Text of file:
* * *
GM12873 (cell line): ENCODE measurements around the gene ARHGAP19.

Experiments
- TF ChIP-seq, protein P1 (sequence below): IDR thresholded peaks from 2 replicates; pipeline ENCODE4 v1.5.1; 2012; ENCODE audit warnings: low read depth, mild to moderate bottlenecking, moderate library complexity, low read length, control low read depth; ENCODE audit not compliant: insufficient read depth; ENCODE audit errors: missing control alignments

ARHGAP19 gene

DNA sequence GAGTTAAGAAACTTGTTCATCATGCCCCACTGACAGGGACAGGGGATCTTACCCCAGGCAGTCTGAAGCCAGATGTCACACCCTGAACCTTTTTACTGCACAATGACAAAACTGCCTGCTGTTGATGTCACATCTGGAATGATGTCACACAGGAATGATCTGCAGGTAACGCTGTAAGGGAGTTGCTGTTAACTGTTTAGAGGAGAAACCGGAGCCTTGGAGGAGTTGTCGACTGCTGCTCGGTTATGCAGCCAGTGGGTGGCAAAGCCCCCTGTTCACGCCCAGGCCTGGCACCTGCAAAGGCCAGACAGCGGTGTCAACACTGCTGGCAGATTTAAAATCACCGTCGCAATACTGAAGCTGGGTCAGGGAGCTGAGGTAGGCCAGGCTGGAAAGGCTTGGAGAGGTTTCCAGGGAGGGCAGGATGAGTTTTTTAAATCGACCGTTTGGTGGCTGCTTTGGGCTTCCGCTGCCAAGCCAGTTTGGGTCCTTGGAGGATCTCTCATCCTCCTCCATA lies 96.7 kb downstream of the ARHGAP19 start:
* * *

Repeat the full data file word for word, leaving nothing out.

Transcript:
GM12873 (cell line): ENCODE measurements around the gene ARHGAP19.

Experiments
- TF ChIP-seq, protein P1 (sequence below): IDR thresholded peaks from 2 replicates; pipeline ENCODE4 v1.5.1; 2012; ENCODE audit warnings: low read depth, mild to moderate bottlenecking, moderate library complexity, low read length, control low read depth; ENCODE audit not compliant: insufficient read depth; ENCODE audit errors: missing control alignments

ARHGAP19 gene

DNA sequence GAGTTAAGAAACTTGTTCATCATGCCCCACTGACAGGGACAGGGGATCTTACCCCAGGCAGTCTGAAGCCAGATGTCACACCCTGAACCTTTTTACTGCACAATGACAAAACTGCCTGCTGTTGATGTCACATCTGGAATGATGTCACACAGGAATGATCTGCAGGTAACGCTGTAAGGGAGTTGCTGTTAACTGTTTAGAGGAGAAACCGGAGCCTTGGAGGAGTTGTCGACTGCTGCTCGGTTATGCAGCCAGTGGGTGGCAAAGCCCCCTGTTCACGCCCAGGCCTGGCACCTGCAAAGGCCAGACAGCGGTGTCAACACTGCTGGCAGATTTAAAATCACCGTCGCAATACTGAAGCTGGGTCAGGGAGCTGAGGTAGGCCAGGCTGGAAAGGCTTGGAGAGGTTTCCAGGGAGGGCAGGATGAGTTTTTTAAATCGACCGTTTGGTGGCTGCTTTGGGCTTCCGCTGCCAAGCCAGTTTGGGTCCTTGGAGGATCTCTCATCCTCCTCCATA lies 96.7 kb downstream of the ARHGAP19 start: